Drop in Registered Suicides in the City

Figures released by the Central Statistics Office (CSO) show that there was a significant decrease in the number of registered suicides in Waterford City in 2013.

There was only one registered suicide in Waterford City in 2013, and while this figure is subject to future revision, it is a sharp fall from eight registered suicides in 2012.

Sean McCarthy, Regional Suicide Resource Officer for the South East, described this as “encouraging” news. “It certainly looks positive. It’s very encouraging in Waterford City with all that has been going on within Waterford over the last few years,” said Mr McCarthy.

In total there were nine suicides registered throughout Waterford in 2013 (eight in Waterford County); the lowest number across the six Munster counties.

Mr McCarthy believes that a greater level of openness on mental health issues in recent years has made it easier for people to look for support.

“I feel there’s much greater openness over mental health. I think there are many people contributing to this by coming out and speaking of their difficulties, like people in the entertainment business, sporting world or high profile business people.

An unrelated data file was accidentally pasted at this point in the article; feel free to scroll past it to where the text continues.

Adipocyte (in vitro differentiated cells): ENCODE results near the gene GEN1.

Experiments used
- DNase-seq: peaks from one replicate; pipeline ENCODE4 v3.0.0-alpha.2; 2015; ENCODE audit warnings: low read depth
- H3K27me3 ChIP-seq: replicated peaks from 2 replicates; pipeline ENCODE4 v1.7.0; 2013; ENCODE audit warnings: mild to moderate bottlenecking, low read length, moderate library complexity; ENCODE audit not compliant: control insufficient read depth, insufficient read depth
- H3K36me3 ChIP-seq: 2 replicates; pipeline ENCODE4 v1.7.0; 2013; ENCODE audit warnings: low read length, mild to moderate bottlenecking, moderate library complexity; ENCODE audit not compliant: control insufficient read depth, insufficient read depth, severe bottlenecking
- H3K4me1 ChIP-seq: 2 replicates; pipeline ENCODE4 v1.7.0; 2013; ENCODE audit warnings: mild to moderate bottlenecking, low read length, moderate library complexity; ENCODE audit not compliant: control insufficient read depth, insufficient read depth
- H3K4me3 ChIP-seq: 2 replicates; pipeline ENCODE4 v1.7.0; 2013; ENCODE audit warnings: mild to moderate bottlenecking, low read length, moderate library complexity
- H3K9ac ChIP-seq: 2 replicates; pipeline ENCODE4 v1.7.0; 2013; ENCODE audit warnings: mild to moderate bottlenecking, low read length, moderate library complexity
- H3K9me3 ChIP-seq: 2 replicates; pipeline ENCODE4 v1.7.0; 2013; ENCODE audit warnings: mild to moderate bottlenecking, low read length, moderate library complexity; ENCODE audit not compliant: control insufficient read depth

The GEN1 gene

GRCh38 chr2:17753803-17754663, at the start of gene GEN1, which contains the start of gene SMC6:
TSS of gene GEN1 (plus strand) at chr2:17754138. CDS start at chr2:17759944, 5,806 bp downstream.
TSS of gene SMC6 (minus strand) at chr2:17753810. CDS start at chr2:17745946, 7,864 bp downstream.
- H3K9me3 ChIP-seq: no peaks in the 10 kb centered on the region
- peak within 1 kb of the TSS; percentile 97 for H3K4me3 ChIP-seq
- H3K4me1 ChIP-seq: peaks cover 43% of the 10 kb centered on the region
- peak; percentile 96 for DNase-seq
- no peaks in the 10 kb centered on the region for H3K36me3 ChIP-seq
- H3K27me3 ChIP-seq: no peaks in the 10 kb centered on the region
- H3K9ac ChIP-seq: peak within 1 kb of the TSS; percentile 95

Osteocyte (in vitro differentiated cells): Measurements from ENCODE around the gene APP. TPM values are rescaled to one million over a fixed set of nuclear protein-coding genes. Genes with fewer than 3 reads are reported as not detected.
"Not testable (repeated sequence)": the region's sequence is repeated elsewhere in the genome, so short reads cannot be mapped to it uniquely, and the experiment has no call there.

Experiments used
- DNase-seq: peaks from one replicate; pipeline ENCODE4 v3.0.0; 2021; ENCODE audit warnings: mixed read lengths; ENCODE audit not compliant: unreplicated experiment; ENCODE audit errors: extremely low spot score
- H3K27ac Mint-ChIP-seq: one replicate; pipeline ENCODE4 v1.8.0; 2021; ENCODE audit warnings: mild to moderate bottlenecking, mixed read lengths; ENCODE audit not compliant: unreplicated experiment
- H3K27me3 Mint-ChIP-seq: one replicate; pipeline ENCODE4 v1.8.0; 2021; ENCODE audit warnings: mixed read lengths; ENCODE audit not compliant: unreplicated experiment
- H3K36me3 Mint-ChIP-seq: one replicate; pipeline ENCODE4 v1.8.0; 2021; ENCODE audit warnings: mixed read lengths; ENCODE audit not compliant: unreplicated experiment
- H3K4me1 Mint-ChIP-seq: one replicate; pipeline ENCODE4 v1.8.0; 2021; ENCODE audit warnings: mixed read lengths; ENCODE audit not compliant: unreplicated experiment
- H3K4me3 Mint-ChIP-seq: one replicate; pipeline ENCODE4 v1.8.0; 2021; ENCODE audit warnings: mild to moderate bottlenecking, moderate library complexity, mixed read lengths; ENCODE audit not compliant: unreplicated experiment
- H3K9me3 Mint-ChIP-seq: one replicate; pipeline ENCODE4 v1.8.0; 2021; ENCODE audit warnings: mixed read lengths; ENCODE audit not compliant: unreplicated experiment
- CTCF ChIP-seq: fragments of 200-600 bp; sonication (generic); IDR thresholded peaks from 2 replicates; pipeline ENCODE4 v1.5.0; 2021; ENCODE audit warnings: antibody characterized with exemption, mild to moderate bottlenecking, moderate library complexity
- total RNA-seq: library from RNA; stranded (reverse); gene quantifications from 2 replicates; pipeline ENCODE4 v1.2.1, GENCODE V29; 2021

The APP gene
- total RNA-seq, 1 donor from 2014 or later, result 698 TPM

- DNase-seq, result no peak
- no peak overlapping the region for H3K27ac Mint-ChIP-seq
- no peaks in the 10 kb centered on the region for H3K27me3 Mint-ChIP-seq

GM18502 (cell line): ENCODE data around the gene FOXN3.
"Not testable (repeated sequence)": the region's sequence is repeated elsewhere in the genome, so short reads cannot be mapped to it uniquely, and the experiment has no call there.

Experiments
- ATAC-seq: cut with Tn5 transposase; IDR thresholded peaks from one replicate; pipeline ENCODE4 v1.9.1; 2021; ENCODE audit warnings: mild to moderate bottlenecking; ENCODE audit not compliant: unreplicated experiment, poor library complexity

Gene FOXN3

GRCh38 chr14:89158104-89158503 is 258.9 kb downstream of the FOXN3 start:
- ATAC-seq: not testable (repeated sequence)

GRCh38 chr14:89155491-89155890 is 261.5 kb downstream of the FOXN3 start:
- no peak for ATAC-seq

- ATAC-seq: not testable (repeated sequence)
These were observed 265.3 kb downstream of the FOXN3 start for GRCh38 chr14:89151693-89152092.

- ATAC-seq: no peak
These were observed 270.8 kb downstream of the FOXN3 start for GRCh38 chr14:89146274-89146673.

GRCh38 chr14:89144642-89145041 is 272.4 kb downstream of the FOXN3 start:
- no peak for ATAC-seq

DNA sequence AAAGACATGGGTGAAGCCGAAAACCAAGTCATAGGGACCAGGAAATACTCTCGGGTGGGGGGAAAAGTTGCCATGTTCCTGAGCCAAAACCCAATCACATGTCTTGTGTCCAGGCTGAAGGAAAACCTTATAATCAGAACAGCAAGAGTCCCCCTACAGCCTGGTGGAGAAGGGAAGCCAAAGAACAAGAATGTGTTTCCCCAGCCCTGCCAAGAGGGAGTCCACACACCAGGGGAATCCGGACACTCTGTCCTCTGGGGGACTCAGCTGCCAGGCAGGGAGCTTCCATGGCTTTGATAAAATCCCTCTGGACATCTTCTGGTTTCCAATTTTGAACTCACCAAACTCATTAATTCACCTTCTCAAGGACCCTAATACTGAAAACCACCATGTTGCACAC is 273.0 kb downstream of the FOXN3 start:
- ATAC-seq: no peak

“Certainly Wayne [Hutchinson] would be well know in the area, as a Waterford Senior footballer and high profile hurler with Ballygunner.

“He has come out and he has spoken about these issues. He would be one of many across the country who have done this, and that’s all to be very welcomed. It gives an opportunity for people to open up about their own mental health difficulties.”

Mr McCarthy also points to the growing stream of support services in the South East as vital to helping people overcome mental health issues.

A Suicide Prevention Action Plan was launched in Waterford in 2008, and has been has led to a greater level of co-ordination between the statutory and voluntary sectors.

“For instance”, Mr McCarthy added, “we have been able to target the seven neighbourhoods in the City, and in relation to community leaders who are active in their community, we have been able to provide them with training to identify people who may be at risk and support people who may be at risk.”

The Self Harm Prevention Programme (SHIP) is one of the services provided by the HSE, a counselling service for people feeling suicidal, contemplating suicide, or who may have harmed themselves.

“We also now have got a counselling service which is available through GPs and other health professionals, and this is a pre-service to everybody, this has proven very successful and is available across the South East. There are no waiting lists, it’s free at the point of entry, and available to people 16 years and over,” Mr McCarthy concluded

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